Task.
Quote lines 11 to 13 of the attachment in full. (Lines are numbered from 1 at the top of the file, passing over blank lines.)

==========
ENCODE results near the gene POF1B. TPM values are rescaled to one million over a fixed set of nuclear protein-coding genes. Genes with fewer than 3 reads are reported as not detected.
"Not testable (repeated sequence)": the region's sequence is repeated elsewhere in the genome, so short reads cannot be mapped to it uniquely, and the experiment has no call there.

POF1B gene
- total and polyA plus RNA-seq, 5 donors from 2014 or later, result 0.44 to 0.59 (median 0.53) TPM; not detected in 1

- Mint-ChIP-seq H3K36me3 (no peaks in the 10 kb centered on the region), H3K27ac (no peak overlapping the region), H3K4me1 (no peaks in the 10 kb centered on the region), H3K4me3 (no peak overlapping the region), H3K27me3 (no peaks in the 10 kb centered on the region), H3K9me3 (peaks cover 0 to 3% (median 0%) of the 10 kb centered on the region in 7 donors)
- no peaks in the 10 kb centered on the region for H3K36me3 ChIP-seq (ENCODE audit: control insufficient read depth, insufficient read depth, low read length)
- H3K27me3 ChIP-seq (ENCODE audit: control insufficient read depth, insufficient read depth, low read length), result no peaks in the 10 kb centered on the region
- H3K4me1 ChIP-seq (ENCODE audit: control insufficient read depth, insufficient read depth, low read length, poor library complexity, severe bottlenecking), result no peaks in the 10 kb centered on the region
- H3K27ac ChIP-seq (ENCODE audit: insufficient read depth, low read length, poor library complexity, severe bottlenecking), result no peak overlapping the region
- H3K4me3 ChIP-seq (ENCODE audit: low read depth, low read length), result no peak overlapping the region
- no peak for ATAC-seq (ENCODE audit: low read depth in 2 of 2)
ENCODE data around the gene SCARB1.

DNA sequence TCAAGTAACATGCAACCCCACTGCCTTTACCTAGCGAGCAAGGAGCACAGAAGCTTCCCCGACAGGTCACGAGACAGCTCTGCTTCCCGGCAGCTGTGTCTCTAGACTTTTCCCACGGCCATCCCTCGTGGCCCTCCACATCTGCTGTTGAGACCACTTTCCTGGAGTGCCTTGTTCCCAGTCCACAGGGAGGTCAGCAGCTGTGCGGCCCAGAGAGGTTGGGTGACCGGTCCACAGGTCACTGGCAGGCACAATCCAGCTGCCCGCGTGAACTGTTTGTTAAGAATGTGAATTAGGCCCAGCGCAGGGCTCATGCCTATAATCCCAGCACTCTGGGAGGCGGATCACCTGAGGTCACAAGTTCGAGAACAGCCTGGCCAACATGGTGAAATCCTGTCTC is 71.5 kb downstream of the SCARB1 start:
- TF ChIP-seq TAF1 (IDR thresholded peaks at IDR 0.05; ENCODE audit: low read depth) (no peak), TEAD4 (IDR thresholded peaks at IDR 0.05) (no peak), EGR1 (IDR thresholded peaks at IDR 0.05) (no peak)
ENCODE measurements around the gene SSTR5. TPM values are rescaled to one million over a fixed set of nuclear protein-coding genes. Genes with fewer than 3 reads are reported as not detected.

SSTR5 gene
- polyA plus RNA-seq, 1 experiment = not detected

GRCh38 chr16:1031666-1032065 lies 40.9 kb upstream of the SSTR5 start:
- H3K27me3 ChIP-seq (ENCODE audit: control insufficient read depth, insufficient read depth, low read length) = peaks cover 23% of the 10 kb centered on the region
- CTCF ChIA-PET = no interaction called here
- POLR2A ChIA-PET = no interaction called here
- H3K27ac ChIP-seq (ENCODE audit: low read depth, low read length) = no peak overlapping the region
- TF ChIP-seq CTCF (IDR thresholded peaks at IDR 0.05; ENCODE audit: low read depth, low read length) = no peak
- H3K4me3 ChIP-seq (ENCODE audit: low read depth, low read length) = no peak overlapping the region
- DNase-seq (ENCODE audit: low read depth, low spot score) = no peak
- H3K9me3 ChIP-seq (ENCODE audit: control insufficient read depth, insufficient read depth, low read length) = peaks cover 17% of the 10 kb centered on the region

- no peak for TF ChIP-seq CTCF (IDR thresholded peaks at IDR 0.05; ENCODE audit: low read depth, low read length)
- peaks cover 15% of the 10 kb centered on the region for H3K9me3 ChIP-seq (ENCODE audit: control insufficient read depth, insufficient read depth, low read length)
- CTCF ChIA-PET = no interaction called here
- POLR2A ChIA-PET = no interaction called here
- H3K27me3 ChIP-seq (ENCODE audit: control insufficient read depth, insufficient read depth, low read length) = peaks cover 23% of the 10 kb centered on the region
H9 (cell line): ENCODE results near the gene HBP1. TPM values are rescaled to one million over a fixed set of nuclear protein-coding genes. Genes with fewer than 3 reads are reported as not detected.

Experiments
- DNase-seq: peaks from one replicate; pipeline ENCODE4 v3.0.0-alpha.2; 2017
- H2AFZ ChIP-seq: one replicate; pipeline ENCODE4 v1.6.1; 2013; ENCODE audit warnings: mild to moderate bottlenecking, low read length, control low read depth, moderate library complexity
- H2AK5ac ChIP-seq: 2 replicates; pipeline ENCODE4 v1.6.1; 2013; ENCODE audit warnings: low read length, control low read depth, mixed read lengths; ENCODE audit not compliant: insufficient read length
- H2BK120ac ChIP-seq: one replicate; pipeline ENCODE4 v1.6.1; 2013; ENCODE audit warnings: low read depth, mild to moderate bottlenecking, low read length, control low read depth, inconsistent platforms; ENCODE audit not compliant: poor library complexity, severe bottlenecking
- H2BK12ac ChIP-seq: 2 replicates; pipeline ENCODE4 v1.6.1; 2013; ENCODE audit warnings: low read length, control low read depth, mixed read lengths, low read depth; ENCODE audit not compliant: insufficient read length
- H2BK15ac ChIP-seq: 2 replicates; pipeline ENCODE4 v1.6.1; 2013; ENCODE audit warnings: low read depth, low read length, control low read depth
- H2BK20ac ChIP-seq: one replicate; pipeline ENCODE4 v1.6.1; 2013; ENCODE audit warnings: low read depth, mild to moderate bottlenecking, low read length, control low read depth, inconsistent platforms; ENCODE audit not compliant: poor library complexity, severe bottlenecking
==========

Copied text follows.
- no peak for ATAC-seq (ENCODE audit: low read depth in 2 of 2)
ENCODE data around the gene SCARB1.

DNA sequence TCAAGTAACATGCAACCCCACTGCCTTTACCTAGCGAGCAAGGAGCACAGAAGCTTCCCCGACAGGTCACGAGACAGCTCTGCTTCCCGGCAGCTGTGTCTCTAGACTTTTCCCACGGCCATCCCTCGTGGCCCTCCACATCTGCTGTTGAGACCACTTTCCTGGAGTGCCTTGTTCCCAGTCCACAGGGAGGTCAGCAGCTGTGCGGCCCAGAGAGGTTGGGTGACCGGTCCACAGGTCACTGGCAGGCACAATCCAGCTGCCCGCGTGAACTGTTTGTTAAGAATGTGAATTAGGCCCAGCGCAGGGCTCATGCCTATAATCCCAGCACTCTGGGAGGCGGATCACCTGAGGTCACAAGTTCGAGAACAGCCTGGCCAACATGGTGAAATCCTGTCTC is 71.5 kb downstream of the SCARB1 start: